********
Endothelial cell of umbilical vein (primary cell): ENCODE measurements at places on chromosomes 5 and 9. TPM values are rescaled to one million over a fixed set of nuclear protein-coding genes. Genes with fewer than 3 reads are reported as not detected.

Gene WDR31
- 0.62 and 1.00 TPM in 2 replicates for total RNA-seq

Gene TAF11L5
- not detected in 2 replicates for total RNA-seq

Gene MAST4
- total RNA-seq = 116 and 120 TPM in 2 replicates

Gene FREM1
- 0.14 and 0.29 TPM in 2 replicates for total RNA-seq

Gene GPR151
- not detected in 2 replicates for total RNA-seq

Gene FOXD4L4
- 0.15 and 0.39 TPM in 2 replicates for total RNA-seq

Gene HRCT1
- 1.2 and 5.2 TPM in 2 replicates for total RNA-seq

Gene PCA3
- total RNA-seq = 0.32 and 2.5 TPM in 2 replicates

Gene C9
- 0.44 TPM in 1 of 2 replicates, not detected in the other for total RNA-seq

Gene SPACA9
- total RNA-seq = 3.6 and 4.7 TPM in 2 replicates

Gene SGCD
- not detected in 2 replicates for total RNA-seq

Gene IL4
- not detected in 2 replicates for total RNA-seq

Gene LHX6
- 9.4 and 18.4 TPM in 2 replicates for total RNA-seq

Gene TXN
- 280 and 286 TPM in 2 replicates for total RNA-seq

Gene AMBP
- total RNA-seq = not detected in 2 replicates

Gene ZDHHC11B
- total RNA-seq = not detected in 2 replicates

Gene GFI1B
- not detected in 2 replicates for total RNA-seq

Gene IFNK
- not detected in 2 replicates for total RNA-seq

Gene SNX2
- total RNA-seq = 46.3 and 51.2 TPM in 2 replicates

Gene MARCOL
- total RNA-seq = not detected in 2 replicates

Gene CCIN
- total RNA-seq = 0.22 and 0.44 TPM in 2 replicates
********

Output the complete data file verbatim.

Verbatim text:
Endothelial cell of umbilical vein (primary cell): ENCODE measurements at places on chromosomes 5 and 9. TPM values are rescaled to one million over a fixed set of nuclear protein-coding genes. Genes with fewer than 3 reads are reported as not detected.

Gene WDR31
- 0.62 and 1.00 TPM in 2 replicates for total RNA-seq

Gene TAF11L5
- not detected in 2 replicates for total RNA-seq

Gene MAST4
- total RNA-seq = 116 and 120 TPM in 2 replicates

Gene FREM1
- 0.14 and 0.29 TPM in 2 replicates for total RNA-seq

Gene GPR151
- not detected in 2 replicates for total RNA-seq

Gene FOXD4L4
- 0.15 and 0.39 TPM in 2 replicates for total RNA-seq

Gene HRCT1
- 1.2 and 5.2 TPM in 2 replicates for total RNA-seq

Gene PCA3
- total RNA-seq = 0.32 and 2.5 TPM in 2 replicates

Gene C9
- 0.44 TPM in 1 of 2 replicates, not detected in the other for total RNA-seq

Gene SPACA9
- total RNA-seq = 3.6 and 4.7 TPM in 2 replicates

Gene SGCD
- not detected in 2 replicates for total RNA-seq

Gene IL4
- not detected in 2 replicates for total RNA-seq

Gene LHX6
- 9.4 and 18.4 TPM in 2 replicates for total RNA-seq

Gene TXN
- 280 and 286 TPM in 2 replicates for total RNA-seq

Gene AMBP
- total RNA-seq = not detected in 2 replicates

Gene ZDHHC11B
- total RNA-seq = not detected in 2 replicates

Gene GFI1B
- not detected in 2 replicates for total RNA-seq

Gene IFNK
- not detected in 2 replicates for total RNA-seq

Gene SNX2
- total RNA-seq = 46.3 and 51.2 TPM in 2 replicates

Gene MARCOL
- total RNA-seq = not detected in 2 replicates

Gene CCIN
- total RNA-seq = 0.22 and 0.44 TPM in 2 replicates